At Creature & Co., we’re all about injecting a dose of fun into the serious stuff, because let’s face it – tackling big problems, like climate change, could use a bit of the creativity we had as kids. We’re not saying using playful language is like a magic wand that’ll instantly solve everything, but it makes complex issues more approachable and solutions more achievable. What’s not to like?
It’s no secret that children have an incredibly open-minded view of the world. They’re full of curiosity, positivity and enthusiasm for life and tend to see it for its best bits. They also have the ability to think and digest information in an extremely straightforward, literal way – free of the constraints of life experience and cynicism.
Perhaps most importantly, they feel and care – perhaps much more deeply than we adults give them credit for. They’re emotionally engaged and inherently compassionate about other people, creatures and places in the world, and when they’re confronted with injustice, they simply want one thing: to fix it.
So why does this matter? Well, if we add a playful approach to our communications, we can get a far more meaningful cut-through with family audiences. After all, if you can make challenging topics easy for children to understand, then you’ve made content that’s comprehensible for all. In fact, the UK government actively advise its content creators to do this, stating to aim “for a 9 year old reading age.”
Are we facing content overload?
Today more than ever, it’s even more important for businesses to find ways to better hook and engage their audiences. In both the digital and real world, we’re bombarded with content, messaging, experiences and distractions, and the same can be said for children, too.
For parents, the responsibility of raising happy, healthy, kind children who feel secure in themselves and their place in the world is becoming increasingly challenging. The list of topics that parents need to teach and safeguard their kids on, is expanding.
Often, parents may feel ill equipped to teach these topics in the first place. Take the ecological crisis, digital safety, diversity, inclusion, body confidence – the list goes on. By simplifying content to a child’s readability level, you make content more accessible, more digestible, more engaging and easier for parents to pass this knowledge on to their children, better yet, they can learn together!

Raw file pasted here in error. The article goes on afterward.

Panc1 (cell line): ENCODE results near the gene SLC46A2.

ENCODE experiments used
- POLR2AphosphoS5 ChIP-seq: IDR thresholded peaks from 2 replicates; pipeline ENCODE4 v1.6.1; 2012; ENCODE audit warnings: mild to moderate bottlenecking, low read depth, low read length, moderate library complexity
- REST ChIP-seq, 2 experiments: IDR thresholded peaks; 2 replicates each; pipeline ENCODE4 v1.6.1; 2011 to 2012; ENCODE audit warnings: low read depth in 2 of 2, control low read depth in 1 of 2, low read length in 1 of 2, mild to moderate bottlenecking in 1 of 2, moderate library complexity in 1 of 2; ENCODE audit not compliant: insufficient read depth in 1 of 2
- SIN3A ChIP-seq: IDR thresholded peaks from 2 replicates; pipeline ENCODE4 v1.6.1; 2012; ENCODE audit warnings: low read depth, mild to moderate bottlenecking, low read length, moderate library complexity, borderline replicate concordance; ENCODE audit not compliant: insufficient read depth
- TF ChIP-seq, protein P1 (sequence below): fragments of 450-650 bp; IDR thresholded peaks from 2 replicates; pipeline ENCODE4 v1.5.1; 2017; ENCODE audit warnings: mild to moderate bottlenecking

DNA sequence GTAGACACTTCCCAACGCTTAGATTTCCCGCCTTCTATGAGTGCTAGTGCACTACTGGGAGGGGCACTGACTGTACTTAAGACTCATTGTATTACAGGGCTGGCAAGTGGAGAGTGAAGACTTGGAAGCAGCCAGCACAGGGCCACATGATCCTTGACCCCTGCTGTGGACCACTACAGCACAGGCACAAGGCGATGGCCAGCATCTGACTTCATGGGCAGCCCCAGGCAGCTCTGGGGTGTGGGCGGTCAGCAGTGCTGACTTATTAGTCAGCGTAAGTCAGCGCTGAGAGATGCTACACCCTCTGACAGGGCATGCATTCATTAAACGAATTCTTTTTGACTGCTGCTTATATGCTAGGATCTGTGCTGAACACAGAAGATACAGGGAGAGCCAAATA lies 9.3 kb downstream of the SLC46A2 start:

How can we communicate challenging topics
Through our work with National Geographic Kids magazine, we’ve been communicating challenging topics to families for over 16 years. Much of the magazine’s focus is in the realms of science, nature, geography, history and world culture, but despite their challenging nature, the magazine communicates these topics in a way that engages the whole family unit.
As a brand, they find 92% of parents read the magazine either independently, or together with their child(ren). That’s because the content is designed to be engaging for them, too, and learning as a family may well help to ease and facilitate communication on those topics.
So how do you engage families in challenging topics? We’ll show you!
1. Do your research
You can’t explain something to others if you’ve a lack of understanding yourself. Be sure to do thorough research beforehand, ensuring you understand the various nuances, complexities and sensitivities related to the topic. It’s always a good idea to get an expert to check over the content first. Teachers, museums & academics are great sources of fact checking.
2. Keep it concise
In today’s world of time-poor readers, overwhelming your audience with information will only make people switch off, and for children, it makes information particularly inaccessible. Whittle down the information into the absolute essential points you want to convey, and build from there.
Break information up into bite-sized chunks of text, using digestible paragraphs, snappy, clear subheads and headlines. Trim unnecessary words and aim to say what you need in as few words as possible. Always consider, ‘would a child understand that word or concept?’, if the answer’s no, switch it for a shorter, simpler word, or provide a brief explanation of the meaning in brackets.
4. Be positive
You might think it hard to find a positive angle in something like a natural disaster, the climate crisis or a global pandemic. But there are always positive examples to be found, no matter how small. Look for positive angles that will help convert the reader’s feelings of sadness, shock or frustration into passion, drive and action.
5. Tailor your Tone Of Voice
To engage with kids & families, you need to use a warm, friendly & welcoming tone of voice. Remember that children (and grown-ups!) can feel anxious and emotional when confronted with challenging topics, so be sure to be honest (keeping it age appropriate), factual and reassuring.
6. Provide a glossary
Where possible, it’s always best to use words that are already familiar to a family audience. But there may be some topics that require the use of quite technical or high-level terminology that families won’t be familiar with. In these cases, include a glossary or breakdown of the ‘big’ terms, making them more comprehensible & appear a little less scary!
7. Be solutions-focused
We already have solutions to many of today’s crises and world issues, but far too often communications only focus on the problem. Provide families with hope and optimism by including solutions to the problems in the forms of role models, organisations and policies making a difference, plus actions they can take themselves to help.
So, how can we help? If you’re looking to make your content more fun and engaging for kids & families, you’ve come to the right place. Get in touch at [email protected] for a free, informal chat.